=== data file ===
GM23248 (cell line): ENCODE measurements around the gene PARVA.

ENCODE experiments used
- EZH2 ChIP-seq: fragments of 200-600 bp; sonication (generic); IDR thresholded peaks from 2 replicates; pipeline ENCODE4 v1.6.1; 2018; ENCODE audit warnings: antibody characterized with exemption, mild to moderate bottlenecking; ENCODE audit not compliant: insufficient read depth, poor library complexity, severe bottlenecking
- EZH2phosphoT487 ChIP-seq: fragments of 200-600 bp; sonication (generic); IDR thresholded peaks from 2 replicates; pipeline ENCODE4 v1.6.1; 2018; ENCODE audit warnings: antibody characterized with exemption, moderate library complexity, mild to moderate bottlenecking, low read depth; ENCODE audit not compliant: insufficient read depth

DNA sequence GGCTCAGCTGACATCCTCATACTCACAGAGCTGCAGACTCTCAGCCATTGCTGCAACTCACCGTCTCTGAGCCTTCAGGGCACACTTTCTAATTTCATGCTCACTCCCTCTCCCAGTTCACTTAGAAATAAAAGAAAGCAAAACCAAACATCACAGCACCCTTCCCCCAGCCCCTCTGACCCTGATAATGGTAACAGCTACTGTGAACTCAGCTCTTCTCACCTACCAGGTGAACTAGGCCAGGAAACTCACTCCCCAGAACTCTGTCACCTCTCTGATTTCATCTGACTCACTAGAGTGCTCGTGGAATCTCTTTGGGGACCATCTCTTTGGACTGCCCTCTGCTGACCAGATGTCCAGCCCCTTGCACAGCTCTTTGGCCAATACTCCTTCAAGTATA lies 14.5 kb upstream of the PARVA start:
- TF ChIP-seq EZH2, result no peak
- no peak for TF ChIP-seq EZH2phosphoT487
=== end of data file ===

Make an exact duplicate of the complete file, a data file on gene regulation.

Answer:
GM23248 (cell line): ENCODE measurements around the gene PARVA.

ENCODE experiments used
- EZH2 ChIP-seq: fragments of 200-600 bp; sonication (generic); IDR thresholded peaks from 2 replicates; pipeline ENCODE4 v1.6.1; 2018; ENCODE audit warnings: antibody characterized with exemption, mild to moderate bottlenecking; ENCODE audit not compliant: insufficient read depth, poor library complexity, severe bottlenecking
- EZH2phosphoT487 ChIP-seq: fragments of 200-600 bp; sonication (generic); IDR thresholded peaks from 2 replicates; pipeline ENCODE4 v1.6.1; 2018; ENCODE audit warnings: antibody characterized with exemption, moderate library complexity, mild to moderate bottlenecking, low read depth; ENCODE audit not compliant: insufficient read depth

DNA sequence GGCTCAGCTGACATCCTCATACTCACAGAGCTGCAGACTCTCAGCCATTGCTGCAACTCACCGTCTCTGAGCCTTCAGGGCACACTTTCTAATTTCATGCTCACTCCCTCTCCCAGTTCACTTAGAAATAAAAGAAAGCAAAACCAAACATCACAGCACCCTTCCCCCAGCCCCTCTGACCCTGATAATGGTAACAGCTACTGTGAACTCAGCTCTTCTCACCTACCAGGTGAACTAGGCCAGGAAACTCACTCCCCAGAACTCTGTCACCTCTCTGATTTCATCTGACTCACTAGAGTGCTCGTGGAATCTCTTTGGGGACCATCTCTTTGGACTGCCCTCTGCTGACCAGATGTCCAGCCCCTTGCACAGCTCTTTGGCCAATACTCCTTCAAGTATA lies 14.5 kb upstream of the PARVA start:
- TF ChIP-seq EZH2, result no peak
- no peak for TF ChIP-seq EZH2phosphoT487